It is a beautiful summer day, not a cloud in sight. The blue sky above and the gentle cooling breeze are comforting as you wait in the long, slow moving line. Snaking around back and forth through makeshift lanes, your anticipation builds. The looming sight of the massive roller coaster in front of you creates a sense of excitement, anticipation, and a small amount of fear.
Your turn finally arrives. You secure yourself into your seat, perhaps check the seatbelt a few times, and start your ascent up, up, up slowly towards the sky. Anticipation and trepidation mounts. Perhaps this was not such a good idea. Is it too late to get off? Slowly you climb higher and higher. Finally at the top you stop, perhaps for a few seconds before, whoosh, down you plummet. Wind whips though your hair. You scream, you laugh, you love this wild ride! Up and down, to and fro, never slowing down. Adrenaline pumps through your blood and gives you a sense of exhilaration.
A visit to an amusement park is fun. Any more than two or three visits, however, the excitement begins to fade. My life has been a daily trip to an amusement park. The roller coaster of Hunter’s graduation, Autumn’s wedding, Hunter leaving for college, my Mom moving away, quitting my job, giving away our dog, Brett living abroad alone for three months, and the four of us moving to Shanghai has been one roller coaster after another with very few, if any, breaks in between. Ups and downs, highs and lows, have been a constant part of our lives for the past seven months. Many tears have been shed at the sheer enormity of it all. But through it all, there has never been a time when I have questioned God’s sovereignty. I know this is His will for us, and have boarded His wild ride just trying to figure out where we will be led next.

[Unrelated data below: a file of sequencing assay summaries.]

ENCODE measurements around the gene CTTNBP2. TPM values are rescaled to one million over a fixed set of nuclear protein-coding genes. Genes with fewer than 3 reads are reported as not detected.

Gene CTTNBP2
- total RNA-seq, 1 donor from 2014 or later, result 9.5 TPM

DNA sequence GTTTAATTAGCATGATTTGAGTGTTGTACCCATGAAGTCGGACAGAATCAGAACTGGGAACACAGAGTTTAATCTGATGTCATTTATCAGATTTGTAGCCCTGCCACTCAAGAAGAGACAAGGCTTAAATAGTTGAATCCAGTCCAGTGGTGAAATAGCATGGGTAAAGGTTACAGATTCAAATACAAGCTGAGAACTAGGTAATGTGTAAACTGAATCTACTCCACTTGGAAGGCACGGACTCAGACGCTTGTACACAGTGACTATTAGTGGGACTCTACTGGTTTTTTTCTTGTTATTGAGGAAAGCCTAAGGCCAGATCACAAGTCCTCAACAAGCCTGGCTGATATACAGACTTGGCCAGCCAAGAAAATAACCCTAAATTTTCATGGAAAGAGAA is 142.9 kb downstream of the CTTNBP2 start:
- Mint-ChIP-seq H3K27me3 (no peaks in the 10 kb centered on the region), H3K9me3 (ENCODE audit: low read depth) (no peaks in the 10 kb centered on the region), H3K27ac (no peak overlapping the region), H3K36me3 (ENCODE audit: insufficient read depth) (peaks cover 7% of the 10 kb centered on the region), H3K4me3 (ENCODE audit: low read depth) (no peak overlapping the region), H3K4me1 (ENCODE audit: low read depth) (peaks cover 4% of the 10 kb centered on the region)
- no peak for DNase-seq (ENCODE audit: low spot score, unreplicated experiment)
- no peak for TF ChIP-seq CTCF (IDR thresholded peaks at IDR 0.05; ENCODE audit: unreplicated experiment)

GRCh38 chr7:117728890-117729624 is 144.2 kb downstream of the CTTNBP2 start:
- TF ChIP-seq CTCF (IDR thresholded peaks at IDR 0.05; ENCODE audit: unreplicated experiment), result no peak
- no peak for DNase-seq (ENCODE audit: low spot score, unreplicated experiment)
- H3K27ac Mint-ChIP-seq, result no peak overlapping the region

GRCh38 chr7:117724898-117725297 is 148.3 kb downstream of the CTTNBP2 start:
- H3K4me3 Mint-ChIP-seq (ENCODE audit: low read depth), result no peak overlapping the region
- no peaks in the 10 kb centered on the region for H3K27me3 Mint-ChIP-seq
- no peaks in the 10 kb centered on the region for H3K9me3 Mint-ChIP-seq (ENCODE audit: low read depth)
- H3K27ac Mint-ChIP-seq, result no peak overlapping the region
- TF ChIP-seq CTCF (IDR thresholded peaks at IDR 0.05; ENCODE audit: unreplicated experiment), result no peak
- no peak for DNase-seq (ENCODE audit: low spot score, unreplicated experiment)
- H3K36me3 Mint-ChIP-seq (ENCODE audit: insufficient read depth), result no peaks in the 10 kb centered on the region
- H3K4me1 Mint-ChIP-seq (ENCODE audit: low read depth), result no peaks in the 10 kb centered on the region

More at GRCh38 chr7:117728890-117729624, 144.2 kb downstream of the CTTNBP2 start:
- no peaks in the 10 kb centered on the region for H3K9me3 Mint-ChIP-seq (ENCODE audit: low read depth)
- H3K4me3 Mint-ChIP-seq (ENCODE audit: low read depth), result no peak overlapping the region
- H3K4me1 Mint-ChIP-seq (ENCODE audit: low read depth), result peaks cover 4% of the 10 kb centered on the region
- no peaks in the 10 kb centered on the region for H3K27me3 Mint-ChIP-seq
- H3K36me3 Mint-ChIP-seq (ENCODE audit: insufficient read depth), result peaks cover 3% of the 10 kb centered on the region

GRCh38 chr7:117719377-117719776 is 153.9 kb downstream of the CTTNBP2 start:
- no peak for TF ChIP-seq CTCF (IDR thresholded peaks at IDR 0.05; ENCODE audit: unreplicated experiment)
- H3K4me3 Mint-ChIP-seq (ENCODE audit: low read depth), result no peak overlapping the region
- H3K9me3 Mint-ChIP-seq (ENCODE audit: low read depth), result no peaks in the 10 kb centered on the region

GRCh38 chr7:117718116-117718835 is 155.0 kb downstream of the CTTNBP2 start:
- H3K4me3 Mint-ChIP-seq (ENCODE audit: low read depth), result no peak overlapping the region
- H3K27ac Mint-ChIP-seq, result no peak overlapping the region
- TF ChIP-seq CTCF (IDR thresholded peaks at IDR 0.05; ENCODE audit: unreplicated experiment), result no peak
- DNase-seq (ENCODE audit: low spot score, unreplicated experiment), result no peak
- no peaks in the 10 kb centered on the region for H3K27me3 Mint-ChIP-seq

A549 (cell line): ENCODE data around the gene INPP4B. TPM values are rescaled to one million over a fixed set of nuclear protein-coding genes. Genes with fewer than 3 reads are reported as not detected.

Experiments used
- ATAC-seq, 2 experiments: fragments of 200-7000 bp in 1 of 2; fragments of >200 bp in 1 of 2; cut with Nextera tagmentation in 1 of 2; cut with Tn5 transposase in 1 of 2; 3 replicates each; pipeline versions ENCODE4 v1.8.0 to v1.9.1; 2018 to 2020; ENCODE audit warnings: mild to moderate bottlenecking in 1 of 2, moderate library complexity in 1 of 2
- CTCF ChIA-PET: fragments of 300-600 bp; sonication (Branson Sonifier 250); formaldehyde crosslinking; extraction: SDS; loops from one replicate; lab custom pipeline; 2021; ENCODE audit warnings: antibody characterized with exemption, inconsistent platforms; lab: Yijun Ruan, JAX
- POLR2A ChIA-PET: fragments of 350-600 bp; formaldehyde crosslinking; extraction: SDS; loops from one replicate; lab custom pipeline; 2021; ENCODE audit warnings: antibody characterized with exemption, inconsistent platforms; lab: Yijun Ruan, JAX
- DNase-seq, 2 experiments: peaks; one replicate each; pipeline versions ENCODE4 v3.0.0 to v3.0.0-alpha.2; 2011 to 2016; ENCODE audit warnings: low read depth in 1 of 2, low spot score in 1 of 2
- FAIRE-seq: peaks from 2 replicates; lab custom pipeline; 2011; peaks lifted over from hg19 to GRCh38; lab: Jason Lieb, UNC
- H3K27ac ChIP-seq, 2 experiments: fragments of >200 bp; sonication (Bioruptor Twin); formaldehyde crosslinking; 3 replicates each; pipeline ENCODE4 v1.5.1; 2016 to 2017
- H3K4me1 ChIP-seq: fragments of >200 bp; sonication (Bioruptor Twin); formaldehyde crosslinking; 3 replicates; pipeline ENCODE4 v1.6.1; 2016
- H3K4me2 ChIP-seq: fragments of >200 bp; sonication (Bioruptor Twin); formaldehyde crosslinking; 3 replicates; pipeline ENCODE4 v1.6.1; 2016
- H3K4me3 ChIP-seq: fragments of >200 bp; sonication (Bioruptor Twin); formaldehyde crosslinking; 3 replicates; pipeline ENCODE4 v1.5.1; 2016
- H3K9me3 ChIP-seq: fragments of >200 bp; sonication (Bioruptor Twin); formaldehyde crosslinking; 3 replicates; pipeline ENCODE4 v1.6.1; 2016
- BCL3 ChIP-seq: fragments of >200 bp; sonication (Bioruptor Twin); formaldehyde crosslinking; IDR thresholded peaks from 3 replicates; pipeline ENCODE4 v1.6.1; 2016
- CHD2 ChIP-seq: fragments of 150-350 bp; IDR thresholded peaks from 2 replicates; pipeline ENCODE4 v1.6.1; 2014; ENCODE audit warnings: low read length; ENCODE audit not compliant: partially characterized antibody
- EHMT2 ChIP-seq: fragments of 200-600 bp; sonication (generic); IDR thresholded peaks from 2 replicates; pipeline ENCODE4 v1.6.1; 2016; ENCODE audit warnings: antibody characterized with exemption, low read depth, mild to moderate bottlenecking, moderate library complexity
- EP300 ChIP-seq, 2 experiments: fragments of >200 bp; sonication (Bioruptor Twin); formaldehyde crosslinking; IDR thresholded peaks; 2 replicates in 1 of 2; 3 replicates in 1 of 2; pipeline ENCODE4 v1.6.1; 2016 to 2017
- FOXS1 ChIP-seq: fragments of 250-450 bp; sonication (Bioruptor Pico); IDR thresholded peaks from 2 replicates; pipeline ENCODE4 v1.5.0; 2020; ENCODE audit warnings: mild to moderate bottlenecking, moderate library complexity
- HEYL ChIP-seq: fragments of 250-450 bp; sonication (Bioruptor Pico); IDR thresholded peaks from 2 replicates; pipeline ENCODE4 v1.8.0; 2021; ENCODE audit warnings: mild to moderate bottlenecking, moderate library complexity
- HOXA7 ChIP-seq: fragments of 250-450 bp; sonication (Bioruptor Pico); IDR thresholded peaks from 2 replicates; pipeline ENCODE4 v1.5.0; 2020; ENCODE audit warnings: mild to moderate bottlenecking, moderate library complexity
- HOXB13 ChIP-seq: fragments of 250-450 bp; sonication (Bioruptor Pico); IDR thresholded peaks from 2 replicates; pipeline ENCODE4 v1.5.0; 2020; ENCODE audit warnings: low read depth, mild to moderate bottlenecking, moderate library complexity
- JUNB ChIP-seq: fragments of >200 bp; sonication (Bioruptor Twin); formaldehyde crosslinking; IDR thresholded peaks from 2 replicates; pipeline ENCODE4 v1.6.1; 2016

Needless to say, with prolonged stress one is almost guaranteed to get sick. We were in the new house for a week when it hit me. The nastiest head cold one could ever imagine attacked and had me battling its fury for ten days. Being sick is never fun, no matter where you are. Being in Shanghai for only two weeks had not afforded me the opportunity to even register at a doctor’s office. Fear of the possible need to visit a doctor sent me to prayer. I prayed for healing and to avoid a doctor’s visit. Thankfully, God answered my prayer and I recovered. However, during that ten-day bout, disenchantment sunk in. Everything here began to bother me. Why does every store have to blast annoying Chinese music that seems to repeat the same line over and over again? Why is everywhere I go dirty? No wonder I am sick! Why does it seem like locals are yelling at me whenever they speak to me in Chinese? Why is the air quality so terrible? My strength for trying and figuring out new things was waining. I just wanted to curl up in a little ball under the covers of my bed and emerge when it was time to go home. Being sick for so long, I began to worry if my discontentment was in fact due to the illness, or if this was the way I would always feel living here. I didn’t like it and I felt defeated.